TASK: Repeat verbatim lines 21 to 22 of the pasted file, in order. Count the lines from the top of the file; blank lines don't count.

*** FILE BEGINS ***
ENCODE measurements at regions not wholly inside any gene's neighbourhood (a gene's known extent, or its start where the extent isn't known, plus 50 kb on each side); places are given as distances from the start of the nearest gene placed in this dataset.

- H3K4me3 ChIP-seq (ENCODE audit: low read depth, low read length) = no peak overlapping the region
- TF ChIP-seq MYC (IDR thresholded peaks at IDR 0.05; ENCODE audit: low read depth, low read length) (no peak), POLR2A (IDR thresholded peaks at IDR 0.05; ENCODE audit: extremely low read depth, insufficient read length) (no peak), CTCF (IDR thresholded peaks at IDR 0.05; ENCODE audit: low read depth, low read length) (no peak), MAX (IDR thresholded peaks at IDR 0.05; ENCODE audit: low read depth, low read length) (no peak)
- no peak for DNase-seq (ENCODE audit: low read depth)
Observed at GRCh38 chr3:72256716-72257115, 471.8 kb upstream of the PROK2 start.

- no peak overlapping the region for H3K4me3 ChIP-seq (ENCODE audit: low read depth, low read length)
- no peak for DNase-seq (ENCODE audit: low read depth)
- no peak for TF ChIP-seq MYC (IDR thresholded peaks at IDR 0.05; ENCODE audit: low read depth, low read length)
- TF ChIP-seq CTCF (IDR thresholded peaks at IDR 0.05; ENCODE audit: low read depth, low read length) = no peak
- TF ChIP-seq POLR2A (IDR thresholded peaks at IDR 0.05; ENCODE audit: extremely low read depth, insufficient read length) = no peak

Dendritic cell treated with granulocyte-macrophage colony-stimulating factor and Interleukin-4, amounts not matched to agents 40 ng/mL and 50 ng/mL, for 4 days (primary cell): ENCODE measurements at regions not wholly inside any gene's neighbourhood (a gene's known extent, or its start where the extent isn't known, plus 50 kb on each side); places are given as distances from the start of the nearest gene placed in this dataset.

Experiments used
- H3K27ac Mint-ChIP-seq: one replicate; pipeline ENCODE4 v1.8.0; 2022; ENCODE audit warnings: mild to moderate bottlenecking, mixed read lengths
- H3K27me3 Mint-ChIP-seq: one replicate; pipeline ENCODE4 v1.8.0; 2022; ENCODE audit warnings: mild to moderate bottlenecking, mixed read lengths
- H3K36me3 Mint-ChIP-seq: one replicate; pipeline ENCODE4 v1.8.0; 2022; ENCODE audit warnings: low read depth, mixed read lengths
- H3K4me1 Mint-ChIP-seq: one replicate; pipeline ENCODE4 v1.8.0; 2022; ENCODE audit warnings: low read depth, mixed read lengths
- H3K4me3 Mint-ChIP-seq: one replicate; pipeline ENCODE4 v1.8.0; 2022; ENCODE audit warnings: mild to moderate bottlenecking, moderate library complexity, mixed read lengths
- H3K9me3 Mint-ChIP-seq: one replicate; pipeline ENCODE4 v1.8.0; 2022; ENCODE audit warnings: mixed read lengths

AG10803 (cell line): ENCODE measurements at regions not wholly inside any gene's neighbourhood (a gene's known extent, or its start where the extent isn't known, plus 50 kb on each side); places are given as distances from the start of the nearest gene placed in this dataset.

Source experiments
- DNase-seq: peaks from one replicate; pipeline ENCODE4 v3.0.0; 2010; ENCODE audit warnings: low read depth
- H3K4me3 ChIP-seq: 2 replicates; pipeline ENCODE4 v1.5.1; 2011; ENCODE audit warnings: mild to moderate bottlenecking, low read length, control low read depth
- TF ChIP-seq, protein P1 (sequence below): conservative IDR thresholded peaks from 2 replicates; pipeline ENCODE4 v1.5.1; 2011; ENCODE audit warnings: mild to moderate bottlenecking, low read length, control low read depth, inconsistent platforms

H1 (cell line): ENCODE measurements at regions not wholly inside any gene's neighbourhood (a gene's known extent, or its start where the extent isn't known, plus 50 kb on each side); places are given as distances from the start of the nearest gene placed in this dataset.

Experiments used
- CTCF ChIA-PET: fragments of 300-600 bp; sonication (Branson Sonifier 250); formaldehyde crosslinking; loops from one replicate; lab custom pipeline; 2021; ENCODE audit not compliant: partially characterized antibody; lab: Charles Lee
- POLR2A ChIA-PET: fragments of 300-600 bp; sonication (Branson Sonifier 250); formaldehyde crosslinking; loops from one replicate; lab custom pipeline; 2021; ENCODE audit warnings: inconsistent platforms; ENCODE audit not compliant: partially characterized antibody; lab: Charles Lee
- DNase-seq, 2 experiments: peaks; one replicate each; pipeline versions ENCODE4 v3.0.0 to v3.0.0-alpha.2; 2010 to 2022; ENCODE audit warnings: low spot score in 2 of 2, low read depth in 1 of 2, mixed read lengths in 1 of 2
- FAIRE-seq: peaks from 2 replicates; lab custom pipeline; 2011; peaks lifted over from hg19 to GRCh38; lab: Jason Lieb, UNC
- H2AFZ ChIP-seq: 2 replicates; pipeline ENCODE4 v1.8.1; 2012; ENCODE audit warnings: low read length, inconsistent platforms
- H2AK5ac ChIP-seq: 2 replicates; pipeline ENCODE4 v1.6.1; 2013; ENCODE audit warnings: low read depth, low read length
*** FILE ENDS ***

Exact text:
- DNase-seq: peaks from one replicate; pipeline ENCODE4 v3.0.0; 2010; ENCODE audit warnings: low read depth
- H3K4me3 ChIP-seq: 2 replicates; pipeline ENCODE4 v1.5.1; 2011; ENCODE audit warnings: mild to moderate bottlenecking, low read length, control low read depth